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What is Coal?

From Trees to Coal to Energy

Coal has been a known resource to man for more than two thousand years. A typically black or dark brown rock, coal is primarily used as a source of fuel, especially throughout the twentieth century. Then, just about everything ran on coal – from train engines to street lights. If an object moved or lit up, coal probably powered it. However, while coal may appear to be a simple black rock, it is actually the remains of trees that lived over millions of years ago.

But if that’s the case, then how is this black rock created? How can trees become rock?

How coal is formed

350 million years ago in the Carboniferous period, (‘coal-bearing’ in Latin), tropical forests covered the earth in tall green canopies. Before humans and dinosaurs, trees and small plants were the supreme conquerors of the world! So much so, that animals simply could not eat them all.

The ones spared from animals’ stomachs were buried in the ground where they laid for millions of years. During this time, bacteria and fungi ate away the vegetation (Getting to the Root of How Earth’s Massive Coal Seams Formed, National Geographic, 2016).



350 million years ago trees die and are buried under ground


Bacteria and fungi eat the plants and pressure from the ground above compresses the tree matter into black rocks

Millions of years

Over millions of years, the process of decay and compress eventually result in coal

Over millions of years, the process of decay, compression, and the heat of the earth first turned the matter into peat, and then eventually compacted further into coal (Coal, n.d.).

Uses of coal

There are four types of coal in nature: (1) lignite, (2) sub-bituminous, (3) bituminous, and (4) anthracite.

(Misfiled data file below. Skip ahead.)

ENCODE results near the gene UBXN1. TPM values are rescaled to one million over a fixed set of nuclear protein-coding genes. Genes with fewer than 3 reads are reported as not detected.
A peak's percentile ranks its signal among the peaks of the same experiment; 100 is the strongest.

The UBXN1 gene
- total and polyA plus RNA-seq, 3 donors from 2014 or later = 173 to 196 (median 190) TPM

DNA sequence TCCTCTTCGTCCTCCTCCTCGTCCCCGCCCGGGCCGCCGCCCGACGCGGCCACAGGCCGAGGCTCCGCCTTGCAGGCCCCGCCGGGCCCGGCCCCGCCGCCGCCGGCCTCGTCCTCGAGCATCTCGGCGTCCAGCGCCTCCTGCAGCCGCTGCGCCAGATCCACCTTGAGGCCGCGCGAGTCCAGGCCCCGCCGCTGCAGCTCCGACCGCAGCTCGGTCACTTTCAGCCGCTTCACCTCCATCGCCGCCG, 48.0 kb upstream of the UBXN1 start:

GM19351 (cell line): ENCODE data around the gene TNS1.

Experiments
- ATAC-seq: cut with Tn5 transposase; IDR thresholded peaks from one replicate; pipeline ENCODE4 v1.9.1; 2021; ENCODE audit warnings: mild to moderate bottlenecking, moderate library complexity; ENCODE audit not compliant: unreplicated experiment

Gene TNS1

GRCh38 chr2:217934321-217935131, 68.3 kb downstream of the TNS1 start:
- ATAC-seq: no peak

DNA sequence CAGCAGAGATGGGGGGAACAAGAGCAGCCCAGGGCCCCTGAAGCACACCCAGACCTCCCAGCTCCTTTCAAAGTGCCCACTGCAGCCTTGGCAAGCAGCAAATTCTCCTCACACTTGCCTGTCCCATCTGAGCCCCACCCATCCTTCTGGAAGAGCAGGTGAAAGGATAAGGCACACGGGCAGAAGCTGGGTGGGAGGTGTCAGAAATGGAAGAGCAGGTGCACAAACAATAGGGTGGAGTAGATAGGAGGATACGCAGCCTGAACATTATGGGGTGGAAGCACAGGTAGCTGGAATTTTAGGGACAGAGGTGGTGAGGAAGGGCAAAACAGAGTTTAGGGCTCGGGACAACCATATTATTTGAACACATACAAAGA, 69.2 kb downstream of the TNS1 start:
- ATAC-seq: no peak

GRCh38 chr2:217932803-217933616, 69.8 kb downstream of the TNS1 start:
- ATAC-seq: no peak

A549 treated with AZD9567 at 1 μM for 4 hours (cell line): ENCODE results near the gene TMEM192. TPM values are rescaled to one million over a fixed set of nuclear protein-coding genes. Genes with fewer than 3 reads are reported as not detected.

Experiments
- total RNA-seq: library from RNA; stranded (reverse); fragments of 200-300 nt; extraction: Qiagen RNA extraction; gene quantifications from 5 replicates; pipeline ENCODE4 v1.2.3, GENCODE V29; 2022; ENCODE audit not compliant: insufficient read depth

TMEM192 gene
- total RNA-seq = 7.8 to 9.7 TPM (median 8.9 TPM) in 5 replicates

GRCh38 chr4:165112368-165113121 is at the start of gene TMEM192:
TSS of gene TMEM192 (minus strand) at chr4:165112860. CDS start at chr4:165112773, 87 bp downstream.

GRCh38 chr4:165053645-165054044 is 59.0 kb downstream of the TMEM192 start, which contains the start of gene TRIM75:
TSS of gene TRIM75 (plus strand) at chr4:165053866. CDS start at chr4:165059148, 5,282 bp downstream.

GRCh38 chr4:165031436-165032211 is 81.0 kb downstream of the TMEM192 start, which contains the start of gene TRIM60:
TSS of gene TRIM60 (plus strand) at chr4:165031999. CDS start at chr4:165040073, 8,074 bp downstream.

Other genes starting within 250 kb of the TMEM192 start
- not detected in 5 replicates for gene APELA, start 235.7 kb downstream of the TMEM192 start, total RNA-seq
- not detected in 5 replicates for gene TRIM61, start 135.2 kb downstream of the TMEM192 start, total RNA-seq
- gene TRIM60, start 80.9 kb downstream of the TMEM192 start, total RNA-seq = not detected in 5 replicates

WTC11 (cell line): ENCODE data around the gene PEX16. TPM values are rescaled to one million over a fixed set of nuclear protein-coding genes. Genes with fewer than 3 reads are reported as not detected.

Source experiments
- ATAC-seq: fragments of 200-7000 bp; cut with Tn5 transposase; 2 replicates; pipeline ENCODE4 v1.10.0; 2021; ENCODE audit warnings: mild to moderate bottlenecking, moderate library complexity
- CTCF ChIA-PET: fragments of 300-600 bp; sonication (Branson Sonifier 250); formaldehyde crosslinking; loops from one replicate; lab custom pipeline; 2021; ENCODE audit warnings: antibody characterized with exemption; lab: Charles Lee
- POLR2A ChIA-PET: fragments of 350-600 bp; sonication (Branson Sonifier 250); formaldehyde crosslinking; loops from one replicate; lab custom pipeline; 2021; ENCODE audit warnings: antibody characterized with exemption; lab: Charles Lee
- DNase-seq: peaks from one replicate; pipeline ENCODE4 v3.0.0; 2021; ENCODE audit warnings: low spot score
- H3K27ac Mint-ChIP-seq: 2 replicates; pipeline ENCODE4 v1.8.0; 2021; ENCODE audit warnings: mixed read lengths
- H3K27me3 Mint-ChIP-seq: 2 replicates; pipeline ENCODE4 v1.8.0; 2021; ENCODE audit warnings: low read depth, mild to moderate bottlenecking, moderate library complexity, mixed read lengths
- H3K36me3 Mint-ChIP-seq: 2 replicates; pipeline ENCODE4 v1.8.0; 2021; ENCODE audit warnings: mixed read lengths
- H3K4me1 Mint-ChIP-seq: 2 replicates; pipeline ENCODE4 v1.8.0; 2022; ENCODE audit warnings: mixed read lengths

In the early nineteenth century, people realized the value of coal, especially in the production of electricity. Machines burned coal and turned it into electricity to power just about everything. By the mid-20th-century, around 70% of machinery and lighting in the United States was powered by coal (Coal, n.d.). Over the century, however, coal has declined in popularity due to reasons such as its environmental impact and overall efficiency in energy production. 

Unlike other “clean” energy sources, such as wind and solar power, coal is a non-renewable resource. Beyond the harm that mining coal causes to the environment, miners are also put at risk. Yet, coal remains an important resource to many people and countries throughout the world. Without it, homes would go cold and cities dark.

During the last decade, discussions around the environmental influence of coal mining has been brought to the spotlight because of these points. If you’re not sure of your own position in the environmental discussion around coal, check out this video!

Nevertheless, coal is a valuable resource and has played a vital part in society throughout history. Although coal takes millions of years to create – and is thus not a renewable resources – coal continues to drive parts of the world today. 

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